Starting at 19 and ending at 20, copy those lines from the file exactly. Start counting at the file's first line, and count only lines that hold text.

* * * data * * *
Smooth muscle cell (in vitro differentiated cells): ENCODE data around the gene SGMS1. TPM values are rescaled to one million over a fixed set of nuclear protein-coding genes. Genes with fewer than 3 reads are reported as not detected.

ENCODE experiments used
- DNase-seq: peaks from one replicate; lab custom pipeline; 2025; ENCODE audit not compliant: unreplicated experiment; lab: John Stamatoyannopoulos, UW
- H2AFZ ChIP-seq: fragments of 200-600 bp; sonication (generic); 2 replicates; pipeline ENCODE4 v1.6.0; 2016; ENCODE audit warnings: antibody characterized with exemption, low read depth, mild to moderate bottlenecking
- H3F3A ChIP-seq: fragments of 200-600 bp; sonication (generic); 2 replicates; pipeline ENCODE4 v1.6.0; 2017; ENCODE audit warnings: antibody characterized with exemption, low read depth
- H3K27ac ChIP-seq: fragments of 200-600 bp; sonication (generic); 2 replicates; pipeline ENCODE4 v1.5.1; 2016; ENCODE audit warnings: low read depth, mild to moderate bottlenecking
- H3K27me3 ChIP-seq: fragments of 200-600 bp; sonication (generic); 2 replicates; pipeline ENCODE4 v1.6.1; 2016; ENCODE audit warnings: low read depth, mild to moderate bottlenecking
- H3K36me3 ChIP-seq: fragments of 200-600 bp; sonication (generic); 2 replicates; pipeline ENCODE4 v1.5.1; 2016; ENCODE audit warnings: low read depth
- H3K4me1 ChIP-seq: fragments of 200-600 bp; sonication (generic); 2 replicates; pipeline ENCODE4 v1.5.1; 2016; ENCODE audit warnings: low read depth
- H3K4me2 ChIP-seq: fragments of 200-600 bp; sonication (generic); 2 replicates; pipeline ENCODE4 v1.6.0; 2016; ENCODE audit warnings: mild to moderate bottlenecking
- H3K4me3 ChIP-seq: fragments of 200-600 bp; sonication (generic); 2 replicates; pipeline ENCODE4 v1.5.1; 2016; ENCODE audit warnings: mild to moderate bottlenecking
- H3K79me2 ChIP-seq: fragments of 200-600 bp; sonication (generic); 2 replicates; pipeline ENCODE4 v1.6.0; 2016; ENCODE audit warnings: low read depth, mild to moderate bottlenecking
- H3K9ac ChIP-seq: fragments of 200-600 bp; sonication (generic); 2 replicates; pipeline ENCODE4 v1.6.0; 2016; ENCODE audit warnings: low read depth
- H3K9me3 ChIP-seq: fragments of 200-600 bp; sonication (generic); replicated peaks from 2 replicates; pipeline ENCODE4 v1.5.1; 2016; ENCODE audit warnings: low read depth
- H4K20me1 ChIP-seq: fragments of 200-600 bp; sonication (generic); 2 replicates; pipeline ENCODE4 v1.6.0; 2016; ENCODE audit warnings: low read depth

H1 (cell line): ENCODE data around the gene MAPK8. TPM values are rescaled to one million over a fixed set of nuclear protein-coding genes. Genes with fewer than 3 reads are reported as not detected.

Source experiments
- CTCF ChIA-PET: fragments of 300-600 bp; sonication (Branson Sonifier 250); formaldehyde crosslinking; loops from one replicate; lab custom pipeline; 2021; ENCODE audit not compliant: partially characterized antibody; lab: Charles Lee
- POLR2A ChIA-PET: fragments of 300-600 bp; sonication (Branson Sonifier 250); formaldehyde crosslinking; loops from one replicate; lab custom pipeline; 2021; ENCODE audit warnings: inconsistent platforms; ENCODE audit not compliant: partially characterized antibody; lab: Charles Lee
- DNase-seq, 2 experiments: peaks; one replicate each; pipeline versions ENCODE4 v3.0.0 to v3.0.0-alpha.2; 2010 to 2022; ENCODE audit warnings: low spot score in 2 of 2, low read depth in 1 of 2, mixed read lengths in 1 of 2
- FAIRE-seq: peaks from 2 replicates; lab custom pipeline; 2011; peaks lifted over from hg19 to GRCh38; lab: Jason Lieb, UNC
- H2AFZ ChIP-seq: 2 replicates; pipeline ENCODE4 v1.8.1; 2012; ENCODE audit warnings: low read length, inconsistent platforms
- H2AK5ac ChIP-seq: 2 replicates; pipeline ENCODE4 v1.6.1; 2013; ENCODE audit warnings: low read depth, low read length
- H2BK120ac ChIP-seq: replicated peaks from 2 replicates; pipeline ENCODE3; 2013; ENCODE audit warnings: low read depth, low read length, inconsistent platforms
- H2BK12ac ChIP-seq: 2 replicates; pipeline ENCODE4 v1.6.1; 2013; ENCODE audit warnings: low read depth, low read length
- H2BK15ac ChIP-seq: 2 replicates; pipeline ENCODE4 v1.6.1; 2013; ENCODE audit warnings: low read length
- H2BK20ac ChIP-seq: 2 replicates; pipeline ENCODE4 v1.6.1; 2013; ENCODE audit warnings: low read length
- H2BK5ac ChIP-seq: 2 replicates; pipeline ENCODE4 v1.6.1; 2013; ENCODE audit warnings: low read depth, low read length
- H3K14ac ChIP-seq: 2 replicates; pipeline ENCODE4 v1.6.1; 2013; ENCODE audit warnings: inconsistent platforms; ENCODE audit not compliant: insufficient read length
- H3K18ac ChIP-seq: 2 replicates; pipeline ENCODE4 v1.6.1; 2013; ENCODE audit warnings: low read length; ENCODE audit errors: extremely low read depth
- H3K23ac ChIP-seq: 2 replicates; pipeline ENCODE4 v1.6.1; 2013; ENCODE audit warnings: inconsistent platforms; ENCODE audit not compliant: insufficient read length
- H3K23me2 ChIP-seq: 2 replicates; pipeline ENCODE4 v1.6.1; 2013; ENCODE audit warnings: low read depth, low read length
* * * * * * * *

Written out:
- POLR2A ChIA-PET: fragments of 300-600 bp; sonication (Branson Sonifier 250); formaldehyde crosslinking; loops from one replicate; lab custom pipeline; 2021; ENCODE audit warnings: inconsistent platforms; ENCODE audit not compliant: partially characterized antibody; lab: Charles Lee
- DNase-seq, 2 experiments: peaks; one replicate each; pipeline versions ENCODE4 v3.0.0 to v3.0.0-alpha.2; 2010 to 2022; ENCODE audit warnings: low spot score in 2 of 2, low read depth in 1 of 2, mixed read lengths in 1 of 2